2000 – present Editorial Board Member for Academy of Management Journal
2009 - present Editorial Board Member for Organization Science
2010 - present Reviewer, Australia Research Council
Professor Gibson’s most recent work, forthcoming in Academy of Management Journal, addresses the development of organizational diversity climates that foster effective team work across cultures:
Hajro, A., Gibson, C.B., and Pudelko, M. (forthcoming). The relationship between organizational diversity climate, knowledge exchange processes and effectiveness in multicultural teams. Academy of Management Journal.
Regularly conduct invited executive education courses on the topics of leadership, teams, virtual and international work for audiences around the world. Clients included:
Alcoa World Wide Refining
Boston Consulting Group
Australian Public Service
National Australia Bank
Johnson & Johnson
Lockheed Martin Aerospace
Links with Industry
Principal investigator on major multinational, multi-firm and multi-disciplinary research projects funded by Australian Research Council, with funding from the National Science Foundation in USA. This research has been conducted in partnership with a wide variety of organizations in industries such as resources, aerospace, technology, banking, and pharmaceuticals.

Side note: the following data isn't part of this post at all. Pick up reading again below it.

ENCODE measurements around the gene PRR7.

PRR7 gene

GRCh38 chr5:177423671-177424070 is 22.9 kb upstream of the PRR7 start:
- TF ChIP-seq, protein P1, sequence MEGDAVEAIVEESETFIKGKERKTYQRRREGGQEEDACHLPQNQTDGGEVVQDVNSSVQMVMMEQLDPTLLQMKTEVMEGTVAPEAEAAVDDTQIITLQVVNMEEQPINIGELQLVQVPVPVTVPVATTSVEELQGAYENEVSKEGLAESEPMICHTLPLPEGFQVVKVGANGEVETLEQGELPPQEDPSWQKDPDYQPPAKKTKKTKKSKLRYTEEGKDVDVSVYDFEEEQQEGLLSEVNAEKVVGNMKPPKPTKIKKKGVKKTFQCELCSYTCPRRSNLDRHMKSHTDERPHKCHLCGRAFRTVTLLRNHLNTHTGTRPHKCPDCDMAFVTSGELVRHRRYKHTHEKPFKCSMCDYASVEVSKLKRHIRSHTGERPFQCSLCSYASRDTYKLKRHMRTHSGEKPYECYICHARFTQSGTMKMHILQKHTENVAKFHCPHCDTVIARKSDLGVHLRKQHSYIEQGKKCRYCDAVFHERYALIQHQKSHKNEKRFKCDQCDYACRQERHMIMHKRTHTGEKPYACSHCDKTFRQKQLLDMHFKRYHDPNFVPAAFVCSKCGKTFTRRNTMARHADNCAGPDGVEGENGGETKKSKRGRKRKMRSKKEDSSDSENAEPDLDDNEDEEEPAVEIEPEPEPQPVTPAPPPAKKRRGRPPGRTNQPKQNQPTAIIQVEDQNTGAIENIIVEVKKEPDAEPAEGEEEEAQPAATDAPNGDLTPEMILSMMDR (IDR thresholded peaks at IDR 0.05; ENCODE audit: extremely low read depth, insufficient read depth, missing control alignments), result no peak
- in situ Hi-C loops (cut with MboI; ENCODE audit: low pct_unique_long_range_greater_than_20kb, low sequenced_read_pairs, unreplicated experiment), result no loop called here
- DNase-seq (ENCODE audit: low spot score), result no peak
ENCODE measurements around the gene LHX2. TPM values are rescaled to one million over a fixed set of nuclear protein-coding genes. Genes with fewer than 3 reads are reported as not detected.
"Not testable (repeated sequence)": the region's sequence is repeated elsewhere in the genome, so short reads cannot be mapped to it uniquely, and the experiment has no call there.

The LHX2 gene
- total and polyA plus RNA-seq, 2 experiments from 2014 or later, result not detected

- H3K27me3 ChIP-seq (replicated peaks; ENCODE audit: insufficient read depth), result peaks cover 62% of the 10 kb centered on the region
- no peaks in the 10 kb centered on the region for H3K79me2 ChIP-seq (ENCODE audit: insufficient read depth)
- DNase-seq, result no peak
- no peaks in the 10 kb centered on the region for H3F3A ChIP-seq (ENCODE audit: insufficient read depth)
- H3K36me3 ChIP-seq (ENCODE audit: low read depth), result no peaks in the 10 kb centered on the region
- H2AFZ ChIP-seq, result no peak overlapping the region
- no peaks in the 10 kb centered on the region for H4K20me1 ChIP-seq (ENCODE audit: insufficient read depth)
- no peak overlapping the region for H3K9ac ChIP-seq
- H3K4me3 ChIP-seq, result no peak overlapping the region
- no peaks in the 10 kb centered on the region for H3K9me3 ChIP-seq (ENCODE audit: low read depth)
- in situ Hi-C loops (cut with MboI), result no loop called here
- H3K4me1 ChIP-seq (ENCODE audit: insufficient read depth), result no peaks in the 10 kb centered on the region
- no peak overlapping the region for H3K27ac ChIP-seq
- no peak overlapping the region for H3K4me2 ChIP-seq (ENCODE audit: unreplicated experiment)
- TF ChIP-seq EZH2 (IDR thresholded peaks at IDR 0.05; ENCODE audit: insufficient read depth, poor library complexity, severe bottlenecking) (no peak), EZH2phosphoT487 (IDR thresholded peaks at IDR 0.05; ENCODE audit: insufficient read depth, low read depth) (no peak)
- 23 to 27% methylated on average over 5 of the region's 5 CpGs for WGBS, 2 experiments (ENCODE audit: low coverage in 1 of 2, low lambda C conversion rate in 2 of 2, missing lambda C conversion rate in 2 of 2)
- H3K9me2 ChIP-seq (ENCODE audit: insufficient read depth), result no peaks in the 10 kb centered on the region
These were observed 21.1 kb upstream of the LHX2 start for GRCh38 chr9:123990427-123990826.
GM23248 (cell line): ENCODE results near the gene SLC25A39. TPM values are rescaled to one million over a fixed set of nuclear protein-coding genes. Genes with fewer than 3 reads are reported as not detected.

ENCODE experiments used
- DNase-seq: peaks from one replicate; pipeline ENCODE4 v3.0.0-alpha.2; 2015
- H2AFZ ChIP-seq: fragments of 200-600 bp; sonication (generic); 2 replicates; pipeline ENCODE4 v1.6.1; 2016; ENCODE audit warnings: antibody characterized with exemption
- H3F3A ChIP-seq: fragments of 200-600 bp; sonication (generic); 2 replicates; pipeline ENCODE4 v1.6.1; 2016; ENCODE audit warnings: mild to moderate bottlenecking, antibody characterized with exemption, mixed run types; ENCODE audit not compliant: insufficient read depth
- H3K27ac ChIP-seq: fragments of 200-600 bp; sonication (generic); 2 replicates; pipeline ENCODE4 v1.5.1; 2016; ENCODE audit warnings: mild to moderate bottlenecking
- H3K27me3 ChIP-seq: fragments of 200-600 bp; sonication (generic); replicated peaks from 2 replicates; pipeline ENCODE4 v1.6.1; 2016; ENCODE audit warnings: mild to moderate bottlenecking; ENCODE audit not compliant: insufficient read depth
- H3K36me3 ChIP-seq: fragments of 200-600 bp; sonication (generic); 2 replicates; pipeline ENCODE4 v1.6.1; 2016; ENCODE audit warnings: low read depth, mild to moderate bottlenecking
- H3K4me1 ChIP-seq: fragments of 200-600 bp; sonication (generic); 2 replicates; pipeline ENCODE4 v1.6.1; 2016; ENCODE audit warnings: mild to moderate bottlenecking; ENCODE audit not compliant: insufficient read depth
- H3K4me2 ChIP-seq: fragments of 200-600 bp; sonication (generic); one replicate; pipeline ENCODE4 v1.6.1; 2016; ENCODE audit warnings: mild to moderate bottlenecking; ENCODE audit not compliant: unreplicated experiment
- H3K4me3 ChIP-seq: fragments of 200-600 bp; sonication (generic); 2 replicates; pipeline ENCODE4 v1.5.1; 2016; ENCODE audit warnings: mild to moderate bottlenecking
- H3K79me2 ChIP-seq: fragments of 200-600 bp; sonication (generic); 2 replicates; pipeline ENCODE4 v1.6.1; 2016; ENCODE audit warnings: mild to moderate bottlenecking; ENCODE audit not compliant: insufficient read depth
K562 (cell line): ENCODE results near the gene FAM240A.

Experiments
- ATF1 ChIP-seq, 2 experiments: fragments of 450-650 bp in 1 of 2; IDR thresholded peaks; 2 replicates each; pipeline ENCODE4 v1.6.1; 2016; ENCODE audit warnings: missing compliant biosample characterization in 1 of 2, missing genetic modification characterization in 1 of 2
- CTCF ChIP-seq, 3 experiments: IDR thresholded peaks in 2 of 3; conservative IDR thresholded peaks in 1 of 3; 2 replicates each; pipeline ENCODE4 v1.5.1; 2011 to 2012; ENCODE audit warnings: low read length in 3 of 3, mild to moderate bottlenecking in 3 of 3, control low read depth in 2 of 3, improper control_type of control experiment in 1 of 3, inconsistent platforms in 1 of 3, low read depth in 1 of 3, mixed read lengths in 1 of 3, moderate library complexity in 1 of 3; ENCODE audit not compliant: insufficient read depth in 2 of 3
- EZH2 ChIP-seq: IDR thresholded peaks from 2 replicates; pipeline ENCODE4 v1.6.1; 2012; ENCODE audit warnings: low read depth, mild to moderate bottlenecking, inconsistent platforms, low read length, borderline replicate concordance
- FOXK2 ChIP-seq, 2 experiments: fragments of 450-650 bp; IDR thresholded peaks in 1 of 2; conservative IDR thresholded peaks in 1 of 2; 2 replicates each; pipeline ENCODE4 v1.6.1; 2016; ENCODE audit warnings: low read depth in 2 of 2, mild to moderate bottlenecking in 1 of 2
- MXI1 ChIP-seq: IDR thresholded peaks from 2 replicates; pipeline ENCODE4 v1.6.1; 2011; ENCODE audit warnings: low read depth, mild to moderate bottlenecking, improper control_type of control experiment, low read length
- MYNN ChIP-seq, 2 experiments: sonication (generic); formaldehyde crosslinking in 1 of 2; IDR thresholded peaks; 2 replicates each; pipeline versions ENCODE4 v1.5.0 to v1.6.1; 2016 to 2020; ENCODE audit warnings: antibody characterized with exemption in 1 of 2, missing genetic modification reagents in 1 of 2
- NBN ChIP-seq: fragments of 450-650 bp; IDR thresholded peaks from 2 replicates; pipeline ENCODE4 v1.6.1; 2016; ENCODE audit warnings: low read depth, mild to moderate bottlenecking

In her work with teams in multinational organizations, she strives to increase performance, sustainability, and quality of work life for team members from various cultures. She has two decades of experience conducting research and training on team development, cross-cultural interaction, and social impact for over 30 major multinational firms, including Woodside, BHP-Billiton, NAB, KPMG, General Electric, General Motors, Johnson & Johnson. Teams have been located in over 20 countries, encompassing the U.S., Canada, Australia, Latin America, Western Europe, and Southeast Asia.
Major research areas include: collective cognition, learning and innovation, and culture and technology.
Teaching organizational behavior, leadership and international management for undergraduates, MBA’s, executives, and Ph.D. students.
2015 Leading Global Collaboration, Management and Organizations, University of Western Australia